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Sex trafficking implicates our field in multiple ways: Media technologies allow advertising of the illegal sex trade and provide platforms on which traffickers ensnare and exploit their victims. Popular media glamorize life in industrialized nations in a way that contributes to an environment conducive to trafficking, and entertainment media are to blame for sensationalizing and misrepresenting the issue (“Taken”? Don’t get us started).

However, the media also play a significant role in helping to raise awareness about the true nature and impact of sex trafficking on individuals, groups and communities.

The Irina Project (TIP) supports journalists and other storytellers in their coverage of trafficking by providing them with resources and recommendations to broaden and strengthen reporting on this complex issue.

Our research and training emphasize writing and reporting that adheres to the following four values:

  • Recognizes trafficking is a complex issue intersecting with social, political and economical concerns that benefits from the contributions of multiple sources with a range of experiences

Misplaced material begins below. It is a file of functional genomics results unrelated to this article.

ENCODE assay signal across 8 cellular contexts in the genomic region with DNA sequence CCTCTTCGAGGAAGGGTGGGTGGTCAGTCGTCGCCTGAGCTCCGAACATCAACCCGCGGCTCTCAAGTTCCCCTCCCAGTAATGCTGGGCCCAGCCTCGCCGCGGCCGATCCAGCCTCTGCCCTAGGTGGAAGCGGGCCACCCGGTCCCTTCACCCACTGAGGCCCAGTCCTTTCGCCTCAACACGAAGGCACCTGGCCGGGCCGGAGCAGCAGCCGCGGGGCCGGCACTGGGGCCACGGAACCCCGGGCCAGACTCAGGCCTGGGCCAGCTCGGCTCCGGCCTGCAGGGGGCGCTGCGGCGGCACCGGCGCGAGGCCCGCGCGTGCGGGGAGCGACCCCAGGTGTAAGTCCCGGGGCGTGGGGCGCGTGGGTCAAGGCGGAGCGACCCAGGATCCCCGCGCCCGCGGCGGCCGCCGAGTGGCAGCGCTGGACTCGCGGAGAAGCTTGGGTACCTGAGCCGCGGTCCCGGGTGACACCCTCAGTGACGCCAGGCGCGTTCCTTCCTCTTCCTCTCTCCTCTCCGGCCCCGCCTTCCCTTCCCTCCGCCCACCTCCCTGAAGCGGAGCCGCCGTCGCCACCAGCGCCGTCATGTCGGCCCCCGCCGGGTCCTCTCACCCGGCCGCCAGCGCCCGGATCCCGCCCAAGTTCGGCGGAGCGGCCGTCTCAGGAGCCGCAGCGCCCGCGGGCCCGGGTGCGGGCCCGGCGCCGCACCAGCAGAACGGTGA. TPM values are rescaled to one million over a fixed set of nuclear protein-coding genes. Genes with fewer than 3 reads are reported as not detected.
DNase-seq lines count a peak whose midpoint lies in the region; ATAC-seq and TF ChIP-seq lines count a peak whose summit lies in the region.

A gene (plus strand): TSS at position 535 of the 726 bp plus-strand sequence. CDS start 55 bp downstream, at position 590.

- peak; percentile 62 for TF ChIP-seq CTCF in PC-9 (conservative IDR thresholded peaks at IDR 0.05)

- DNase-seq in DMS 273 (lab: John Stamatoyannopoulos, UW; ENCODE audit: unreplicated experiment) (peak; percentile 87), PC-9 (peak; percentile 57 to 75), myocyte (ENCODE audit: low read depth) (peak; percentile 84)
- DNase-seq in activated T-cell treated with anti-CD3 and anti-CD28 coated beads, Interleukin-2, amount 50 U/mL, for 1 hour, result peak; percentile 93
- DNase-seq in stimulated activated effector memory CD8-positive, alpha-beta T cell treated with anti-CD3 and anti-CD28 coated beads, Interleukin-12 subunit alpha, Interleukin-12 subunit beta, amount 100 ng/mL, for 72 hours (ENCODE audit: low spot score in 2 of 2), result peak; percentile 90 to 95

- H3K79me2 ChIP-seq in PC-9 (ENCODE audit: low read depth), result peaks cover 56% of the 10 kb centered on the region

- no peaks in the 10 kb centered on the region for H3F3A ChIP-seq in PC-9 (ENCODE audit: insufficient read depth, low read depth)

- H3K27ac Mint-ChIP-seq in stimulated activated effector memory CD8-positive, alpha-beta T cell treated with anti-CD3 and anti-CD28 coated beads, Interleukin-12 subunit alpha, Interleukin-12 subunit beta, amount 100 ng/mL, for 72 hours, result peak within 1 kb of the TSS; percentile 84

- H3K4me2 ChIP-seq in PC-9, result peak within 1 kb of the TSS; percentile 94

• Respects and amplifies the voices of survivors and others most profoundly affected by sex trafficking

  • Avoids victim blaming and stereotypes

  • Scrutinizes the competing statistical claims about sex trafficking prevalence and related phenomena

TIP was founded by journalists-turned-scholars who study the role and impact of media representations of sex trafficking and intersecting forms of violence. The research we do—among the first to systematically examine news coverage of sex trafficking—identified persistent challenges for journalists reporting about the issue. It continues to inform our engagement with journalism communities, survivor groups, anti-violence organizations and other stakeholders. This engagement has led to TIP resources to assist with reporting on the issue of trafficking: for example, tip sheets and blog essays that explore current and evergreen topics and that encourage thinking about sex trafficking as an issue of coverage that goes beyond the essential who, what, where and when to explain the complicated, but necessary, ‘why’ and ‘how.’

These resources can also be helpful to anti-trafficking organizations that communicate with and through the media. In addition, TIP is available to provide training for that important part of your work.

Importantly, we believe survivors are central to the production of knowledge about trafficking, yet we respect their choice whether and how to work with journalists. Survivors are more than their experiences with trafficking; many have become policy and prevention experts, for example. We encourage journalists to consult trafficking survivors not as objects of coverage, but as collaborators and subject experts across a range of issues.